Revised Nissan GT-R Gets More Bite

Godzilla grows up.

Nissan’s GT-R has been kicking around for nearly ten years now, so naturally it’s time for another facelift.

While it remains instantly recognisable as a GT-R, the changes made to the front and rear of the car keep it looking surprisingly fresh.

A revised grille is the most obvious detail change, brining the supercar in line with the latest Nissan style. That’s flanked by new air intakes that sit vertically under the headlights, encompassing some smaller daytime running lights. An lower spoiler adds some aggression to the front end, while new side skirts follow on from some funky extensions that sit in front of the wheels.

The result is a welcome update that reduces aerodynamic drag without also reducing downforce levels. That should make the car marginally faster, as will an upgrade to the engine – the 3.8-litre twin-turbo V6 now produces 562bhp, up 20bhp from the outgoing model. A new titanium exhaust, with new vents around the exits at the rear, should allow the car to snarl a little more, too. Should the noise not be quite to your taste, however, Nissan is now fitting the car with Active Sound Enhancement to ‘enhance the driving experience.’

There’s no word on what difference the revised aero pack and power increase will make to performance figures, but expect only modest improvements – with a 0-62mph time of just 2.8 seconds, there’s not a great deal of room left for improvement.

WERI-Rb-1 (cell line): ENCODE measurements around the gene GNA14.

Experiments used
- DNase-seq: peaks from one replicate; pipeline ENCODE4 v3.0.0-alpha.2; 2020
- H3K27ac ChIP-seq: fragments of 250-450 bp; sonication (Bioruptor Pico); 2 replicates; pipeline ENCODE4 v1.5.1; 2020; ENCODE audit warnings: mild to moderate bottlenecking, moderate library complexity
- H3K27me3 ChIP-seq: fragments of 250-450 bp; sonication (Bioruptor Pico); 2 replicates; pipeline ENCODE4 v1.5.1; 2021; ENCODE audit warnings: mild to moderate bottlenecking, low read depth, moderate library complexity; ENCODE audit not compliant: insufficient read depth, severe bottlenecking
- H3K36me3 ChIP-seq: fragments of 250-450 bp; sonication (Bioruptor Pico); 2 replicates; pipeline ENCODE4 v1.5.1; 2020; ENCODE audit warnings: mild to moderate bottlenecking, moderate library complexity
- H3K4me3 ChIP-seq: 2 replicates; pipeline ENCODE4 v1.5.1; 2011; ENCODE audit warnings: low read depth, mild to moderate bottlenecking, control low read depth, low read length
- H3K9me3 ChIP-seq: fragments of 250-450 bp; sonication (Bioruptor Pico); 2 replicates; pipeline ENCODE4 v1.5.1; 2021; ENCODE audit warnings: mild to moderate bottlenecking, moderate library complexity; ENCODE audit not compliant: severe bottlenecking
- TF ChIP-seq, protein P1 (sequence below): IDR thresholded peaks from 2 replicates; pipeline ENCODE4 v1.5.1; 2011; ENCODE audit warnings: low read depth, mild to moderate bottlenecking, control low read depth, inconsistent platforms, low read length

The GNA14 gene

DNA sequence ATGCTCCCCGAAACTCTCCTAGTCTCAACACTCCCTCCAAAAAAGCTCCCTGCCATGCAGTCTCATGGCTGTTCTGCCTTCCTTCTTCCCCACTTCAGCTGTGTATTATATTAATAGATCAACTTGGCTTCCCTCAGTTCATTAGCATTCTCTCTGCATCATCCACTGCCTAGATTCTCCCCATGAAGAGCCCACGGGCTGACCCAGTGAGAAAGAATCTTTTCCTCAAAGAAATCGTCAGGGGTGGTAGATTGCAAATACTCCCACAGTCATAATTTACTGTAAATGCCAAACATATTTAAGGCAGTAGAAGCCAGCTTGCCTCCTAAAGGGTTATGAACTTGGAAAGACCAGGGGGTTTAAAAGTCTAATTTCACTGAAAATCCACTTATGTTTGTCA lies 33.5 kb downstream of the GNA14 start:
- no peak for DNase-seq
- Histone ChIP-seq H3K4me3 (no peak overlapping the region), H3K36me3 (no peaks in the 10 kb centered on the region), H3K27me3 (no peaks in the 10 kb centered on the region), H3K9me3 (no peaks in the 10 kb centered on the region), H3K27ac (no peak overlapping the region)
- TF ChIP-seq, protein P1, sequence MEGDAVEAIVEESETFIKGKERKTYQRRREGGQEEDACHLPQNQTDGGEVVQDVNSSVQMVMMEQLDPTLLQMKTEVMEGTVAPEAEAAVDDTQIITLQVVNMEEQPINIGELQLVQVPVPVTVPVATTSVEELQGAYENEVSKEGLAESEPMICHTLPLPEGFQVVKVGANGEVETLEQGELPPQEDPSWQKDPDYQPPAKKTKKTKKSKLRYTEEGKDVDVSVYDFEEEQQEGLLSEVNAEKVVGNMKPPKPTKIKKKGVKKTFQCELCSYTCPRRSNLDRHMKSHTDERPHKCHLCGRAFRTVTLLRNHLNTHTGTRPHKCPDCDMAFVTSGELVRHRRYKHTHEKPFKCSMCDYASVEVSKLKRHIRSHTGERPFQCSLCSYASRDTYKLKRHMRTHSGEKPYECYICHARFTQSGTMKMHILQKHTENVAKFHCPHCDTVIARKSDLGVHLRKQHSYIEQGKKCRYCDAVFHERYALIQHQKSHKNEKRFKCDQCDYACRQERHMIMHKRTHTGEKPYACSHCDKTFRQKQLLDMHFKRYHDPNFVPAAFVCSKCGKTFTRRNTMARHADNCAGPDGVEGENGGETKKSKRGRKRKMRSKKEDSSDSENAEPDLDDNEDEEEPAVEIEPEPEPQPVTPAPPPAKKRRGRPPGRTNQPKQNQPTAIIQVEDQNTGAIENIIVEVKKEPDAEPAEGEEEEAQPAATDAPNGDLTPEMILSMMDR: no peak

The same can’t be said of the interior, so that gets a makeover too. The entire dashboard has been replaced, with a new touchscreen infotainment unit taking on more functions, reducing the button count from 27 to just 11. Paddle shifters for the dual-clutch six-speed gearbox have now been placed on the steering wheel, rather than the steering column, meaning mid-corner gear shifts are now easier.

All of this will undoubtedly come with a small price increase, but there’s no confirmation just yet as to how much the latest GT-R will cost. Deliveries will start in the autumn.

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Phil is a motoring writer for print and web, failed racing driver, car hoarder and banger rally competitor. Nominated for the Headline Auto Rising Star award and a MGMW member, Phil freelances for outlets as diverse as Diesel Car magazine, and Cambridge Magazine, amongst many others. He also maintains a fleet of unloved motors, but spends most of his time driving an old Corvette.

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